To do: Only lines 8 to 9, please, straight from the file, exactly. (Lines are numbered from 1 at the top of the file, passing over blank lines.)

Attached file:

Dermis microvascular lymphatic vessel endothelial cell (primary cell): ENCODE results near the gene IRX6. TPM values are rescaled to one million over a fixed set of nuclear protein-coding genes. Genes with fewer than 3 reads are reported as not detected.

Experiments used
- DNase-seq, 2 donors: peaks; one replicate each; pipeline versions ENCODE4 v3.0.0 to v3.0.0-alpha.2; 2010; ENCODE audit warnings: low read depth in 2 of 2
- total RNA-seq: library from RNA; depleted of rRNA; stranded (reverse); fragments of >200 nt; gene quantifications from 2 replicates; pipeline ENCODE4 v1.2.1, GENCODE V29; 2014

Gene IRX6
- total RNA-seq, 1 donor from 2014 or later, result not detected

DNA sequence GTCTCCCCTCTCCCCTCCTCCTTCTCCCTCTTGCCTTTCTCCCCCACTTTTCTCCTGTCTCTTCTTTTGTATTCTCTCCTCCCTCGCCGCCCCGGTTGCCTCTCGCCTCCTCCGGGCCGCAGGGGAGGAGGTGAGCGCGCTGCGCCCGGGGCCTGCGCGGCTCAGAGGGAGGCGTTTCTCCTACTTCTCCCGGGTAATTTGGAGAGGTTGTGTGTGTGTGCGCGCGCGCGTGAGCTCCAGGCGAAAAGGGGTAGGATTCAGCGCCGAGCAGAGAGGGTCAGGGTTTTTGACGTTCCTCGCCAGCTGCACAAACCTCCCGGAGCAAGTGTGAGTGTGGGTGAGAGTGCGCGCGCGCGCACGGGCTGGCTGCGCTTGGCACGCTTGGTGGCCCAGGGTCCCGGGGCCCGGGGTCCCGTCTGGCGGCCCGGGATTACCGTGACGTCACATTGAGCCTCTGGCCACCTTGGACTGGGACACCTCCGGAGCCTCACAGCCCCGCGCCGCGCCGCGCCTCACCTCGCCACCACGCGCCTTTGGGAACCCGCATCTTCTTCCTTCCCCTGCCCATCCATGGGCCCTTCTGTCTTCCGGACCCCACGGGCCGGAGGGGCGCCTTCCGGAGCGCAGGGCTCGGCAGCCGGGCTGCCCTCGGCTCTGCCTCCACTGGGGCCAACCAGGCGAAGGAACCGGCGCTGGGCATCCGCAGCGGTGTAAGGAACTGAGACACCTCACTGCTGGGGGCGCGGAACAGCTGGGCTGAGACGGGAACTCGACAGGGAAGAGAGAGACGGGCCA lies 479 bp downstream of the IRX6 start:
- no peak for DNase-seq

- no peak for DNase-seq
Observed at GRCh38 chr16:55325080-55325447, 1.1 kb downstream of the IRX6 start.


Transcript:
- no peak for DNase-seq

- no peak for DNase-seq